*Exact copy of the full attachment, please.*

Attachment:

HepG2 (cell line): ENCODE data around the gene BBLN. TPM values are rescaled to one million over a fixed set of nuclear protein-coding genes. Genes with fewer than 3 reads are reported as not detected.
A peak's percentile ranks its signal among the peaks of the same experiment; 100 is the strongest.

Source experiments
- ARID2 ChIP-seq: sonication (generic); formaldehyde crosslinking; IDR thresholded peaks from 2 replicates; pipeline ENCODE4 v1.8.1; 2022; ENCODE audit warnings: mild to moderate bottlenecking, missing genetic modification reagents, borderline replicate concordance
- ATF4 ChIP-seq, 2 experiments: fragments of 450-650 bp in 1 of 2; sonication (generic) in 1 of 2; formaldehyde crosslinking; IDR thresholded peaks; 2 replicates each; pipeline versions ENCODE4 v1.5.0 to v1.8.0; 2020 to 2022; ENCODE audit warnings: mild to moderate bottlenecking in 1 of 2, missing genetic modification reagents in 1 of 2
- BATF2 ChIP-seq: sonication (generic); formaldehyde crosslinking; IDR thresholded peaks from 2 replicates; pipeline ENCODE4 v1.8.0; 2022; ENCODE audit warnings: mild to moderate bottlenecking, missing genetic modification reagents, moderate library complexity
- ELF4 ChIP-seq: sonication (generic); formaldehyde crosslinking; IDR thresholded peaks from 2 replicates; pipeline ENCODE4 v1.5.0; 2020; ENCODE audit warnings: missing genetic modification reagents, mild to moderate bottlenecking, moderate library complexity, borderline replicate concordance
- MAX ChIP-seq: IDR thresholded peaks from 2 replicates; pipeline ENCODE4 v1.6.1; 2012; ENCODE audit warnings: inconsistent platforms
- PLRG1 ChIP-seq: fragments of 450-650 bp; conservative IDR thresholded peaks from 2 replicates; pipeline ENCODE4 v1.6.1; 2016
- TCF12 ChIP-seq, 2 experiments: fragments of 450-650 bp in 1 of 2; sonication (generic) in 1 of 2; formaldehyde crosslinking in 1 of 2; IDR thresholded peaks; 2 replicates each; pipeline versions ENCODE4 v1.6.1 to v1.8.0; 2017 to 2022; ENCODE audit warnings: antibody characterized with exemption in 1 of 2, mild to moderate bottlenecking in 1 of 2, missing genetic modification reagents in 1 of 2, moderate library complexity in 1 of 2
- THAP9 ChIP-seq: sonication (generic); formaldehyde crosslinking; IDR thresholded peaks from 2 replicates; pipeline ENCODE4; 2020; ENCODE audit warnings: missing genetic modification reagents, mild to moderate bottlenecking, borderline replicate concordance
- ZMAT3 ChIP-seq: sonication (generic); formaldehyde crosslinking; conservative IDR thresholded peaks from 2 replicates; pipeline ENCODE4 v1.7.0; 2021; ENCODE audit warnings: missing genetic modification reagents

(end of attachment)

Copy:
HepG2 (cell line): ENCODE data around the gene BBLN. TPM values are rescaled to one million over a fixed set of nuclear protein-coding genes. Genes with fewer than 3 reads are reported as not detected.
A peak's percentile ranks its signal among the peaks of the same experiment; 100 is the strongest.

Source experiments
- ARID2 ChIP-seq: sonication (generic); formaldehyde crosslinking; IDR thresholded peaks from 2 replicates; pipeline ENCODE4 v1.8.1; 2022; ENCODE audit warnings: mild to moderate bottlenecking, missing genetic modification reagents, borderline replicate concordance
- ATF4 ChIP-seq, 2 experiments: fragments of 450-650 bp in 1 of 2; sonication (generic) in 1 of 2; formaldehyde crosslinking; IDR thresholded peaks; 2 replicates each; pipeline versions ENCODE4 v1.5.0 to v1.8.0; 2020 to 2022; ENCODE audit warnings: mild to moderate bottlenecking in 1 of 2, missing genetic modification reagents in 1 of 2
- BATF2 ChIP-seq: sonication (generic); formaldehyde crosslinking; IDR thresholded peaks from 2 replicates; pipeline ENCODE4 v1.8.0; 2022; ENCODE audit warnings: mild to moderate bottlenecking, missing genetic modification reagents, moderate library complexity
- ELF4 ChIP-seq: sonication (generic); formaldehyde crosslinking; IDR thresholded peaks from 2 replicates; pipeline ENCODE4 v1.5.0; 2020; ENCODE audit warnings: missing genetic modification reagents, mild to moderate bottlenecking, moderate library complexity, borderline replicate concordance
- MAX ChIP-seq: IDR thresholded peaks from 2 replicates; pipeline ENCODE4 v1.6.1; 2012; ENCODE audit warnings: inconsistent platforms
- PLRG1 ChIP-seq: fragments of 450-650 bp; conservative IDR thresholded peaks from 2 replicates; pipeline ENCODE4 v1.6.1; 2016
- TCF12 ChIP-seq, 2 experiments: fragments of 450-650 bp in 1 of 2; sonication (generic) in 1 of 2; formaldehyde crosslinking in 1 of 2; IDR thresholded peaks; 2 replicates each; pipeline versions ENCODE4 v1.6.1 to v1.8.0; 2017 to 2022; ENCODE audit warnings: antibody characterized with exemption in 1 of 2, mild to moderate bottlenecking in 1 of 2, missing genetic modification reagents in 1 of 2, moderate library complexity in 1 of 2
- THAP9 ChIP-seq: sonication (generic); formaldehyde crosslinking; IDR thresholded peaks from 2 replicates; pipeline ENCODE4; 2020; ENCODE audit warnings: missing genetic modification reagents, mild to moderate bottlenecking, borderline replicate concordance
- ZMAT3 ChIP-seq: sonication (generic); formaldehyde crosslinking; conservative IDR thresholded peaks from 2 replicates; pipeline ENCODE4 v1.7.0; 2021; ENCODE audit warnings: missing genetic modification reagents